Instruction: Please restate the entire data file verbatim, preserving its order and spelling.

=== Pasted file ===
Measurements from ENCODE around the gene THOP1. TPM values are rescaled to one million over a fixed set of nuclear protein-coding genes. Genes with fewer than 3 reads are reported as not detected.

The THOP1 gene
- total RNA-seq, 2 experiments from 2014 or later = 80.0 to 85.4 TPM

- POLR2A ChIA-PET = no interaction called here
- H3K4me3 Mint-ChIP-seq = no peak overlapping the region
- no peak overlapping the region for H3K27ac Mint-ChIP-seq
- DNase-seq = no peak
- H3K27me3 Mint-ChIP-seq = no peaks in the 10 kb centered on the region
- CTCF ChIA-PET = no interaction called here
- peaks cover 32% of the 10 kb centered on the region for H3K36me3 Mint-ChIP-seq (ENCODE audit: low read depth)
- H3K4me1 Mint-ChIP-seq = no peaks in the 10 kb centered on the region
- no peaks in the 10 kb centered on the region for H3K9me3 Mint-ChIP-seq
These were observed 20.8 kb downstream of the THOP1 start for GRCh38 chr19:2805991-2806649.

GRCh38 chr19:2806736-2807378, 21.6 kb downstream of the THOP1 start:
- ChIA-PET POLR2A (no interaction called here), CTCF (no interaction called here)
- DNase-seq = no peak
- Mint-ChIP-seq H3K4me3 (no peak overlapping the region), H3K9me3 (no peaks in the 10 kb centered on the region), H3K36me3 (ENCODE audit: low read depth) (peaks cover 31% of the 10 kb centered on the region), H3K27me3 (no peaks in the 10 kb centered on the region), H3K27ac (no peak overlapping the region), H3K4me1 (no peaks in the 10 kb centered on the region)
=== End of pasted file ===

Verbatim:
Measurements from ENCODE around the gene THOP1. TPM values are rescaled to one million over a fixed set of nuclear protein-coding genes. Genes with fewer than 3 reads are reported as not detected.

The THOP1 gene
- total RNA-seq, 2 experiments from 2014 or later = 80.0 to 85.4 TPM

- POLR2A ChIA-PET = no interaction called here
- H3K4me3 Mint-ChIP-seq = no peak overlapping the region
- no peak overlapping the region for H3K27ac Mint-ChIP-seq
- DNase-seq = no peak
- H3K27me3 Mint-ChIP-seq = no peaks in the 10 kb centered on the region
- CTCF ChIA-PET = no interaction called here
- peaks cover 32% of the 10 kb centered on the region for H3K36me3 Mint-ChIP-seq (ENCODE audit: low read depth)
- H3K4me1 Mint-ChIP-seq = no peaks in the 10 kb centered on the region
- no peaks in the 10 kb centered on the region for H3K9me3 Mint-ChIP-seq
These were observed 20.8 kb downstream of the THOP1 start for GRCh38 chr19:2805991-2806649.

GRCh38 chr19:2806736-2807378, 21.6 kb downstream of the THOP1 start:
- ChIA-PET POLR2A (no interaction called here), CTCF (no interaction called here)
- DNase-seq = no peak
- Mint-ChIP-seq H3K4me3 (no peak overlapping the region), H3K9me3 (no peaks in the 10 kb centered on the region), H3K36me3 (ENCODE audit: low read depth) (peaks cover 31% of the 10 kb centered on the region), H3K27me3 (no peaks in the 10 kb centered on the region), H3K27ac (no peak overlapping the region), H3K4me1 (no peaks in the 10 kb centered on the region)